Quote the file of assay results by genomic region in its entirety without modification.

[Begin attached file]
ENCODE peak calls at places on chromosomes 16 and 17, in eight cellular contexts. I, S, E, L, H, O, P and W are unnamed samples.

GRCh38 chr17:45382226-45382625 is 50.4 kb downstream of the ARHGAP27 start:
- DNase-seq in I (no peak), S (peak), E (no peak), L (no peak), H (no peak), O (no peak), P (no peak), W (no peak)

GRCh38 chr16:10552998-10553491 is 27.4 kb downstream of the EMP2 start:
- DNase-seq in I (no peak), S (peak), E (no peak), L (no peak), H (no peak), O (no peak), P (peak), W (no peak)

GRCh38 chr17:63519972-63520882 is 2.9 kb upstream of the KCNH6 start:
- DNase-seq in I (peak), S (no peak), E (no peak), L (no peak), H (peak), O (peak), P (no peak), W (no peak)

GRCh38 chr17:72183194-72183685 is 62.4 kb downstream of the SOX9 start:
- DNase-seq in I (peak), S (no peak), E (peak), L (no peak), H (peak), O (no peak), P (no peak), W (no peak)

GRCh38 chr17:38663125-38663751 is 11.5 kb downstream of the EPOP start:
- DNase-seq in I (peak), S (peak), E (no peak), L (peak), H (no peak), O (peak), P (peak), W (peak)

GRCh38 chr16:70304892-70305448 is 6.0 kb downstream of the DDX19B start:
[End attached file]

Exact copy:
ENCODE peak calls at places on chromosomes 16 and 17, in eight cellular contexts. I, S, E, L, H, O, P and W are unnamed samples.

GRCh38 chr17:45382226-45382625 is 50.4 kb downstream of the ARHGAP27 start:
- DNase-seq in I (no peak), S (peak), E (no peak), L (no peak), H (no peak), O (no peak), P (no peak), W (no peak)

GRCh38 chr16:10552998-10553491 is 27.4 kb downstream of the EMP2 start:
- DNase-seq in I (no peak), S (peak), E (no peak), L (no peak), H (no peak), O (no peak), P (peak), W (no peak)

GRCh38 chr17:63519972-63520882 is 2.9 kb upstream of the KCNH6 start:
- DNase-seq in I (peak), S (no peak), E (no peak), L (no peak), H (peak), O (peak), P (no peak), W (no peak)

GRCh38 chr17:72183194-72183685 is 62.4 kb downstream of the SOX9 start:
- DNase-seq in I (peak), S (no peak), E (peak), L (no peak), H (peak), O (no peak), P (no peak), W (no peak)

GRCh38 chr17:38663125-38663751 is 11.5 kb downstream of the EPOP start:
- DNase-seq in I (peak), S (peak), E (no peak), L (peak), H (no peak), O (peak), P (peak), W (peak)

GRCh38 chr16:70304892-70305448 is 6.0 kb downstream of the DDX19B start: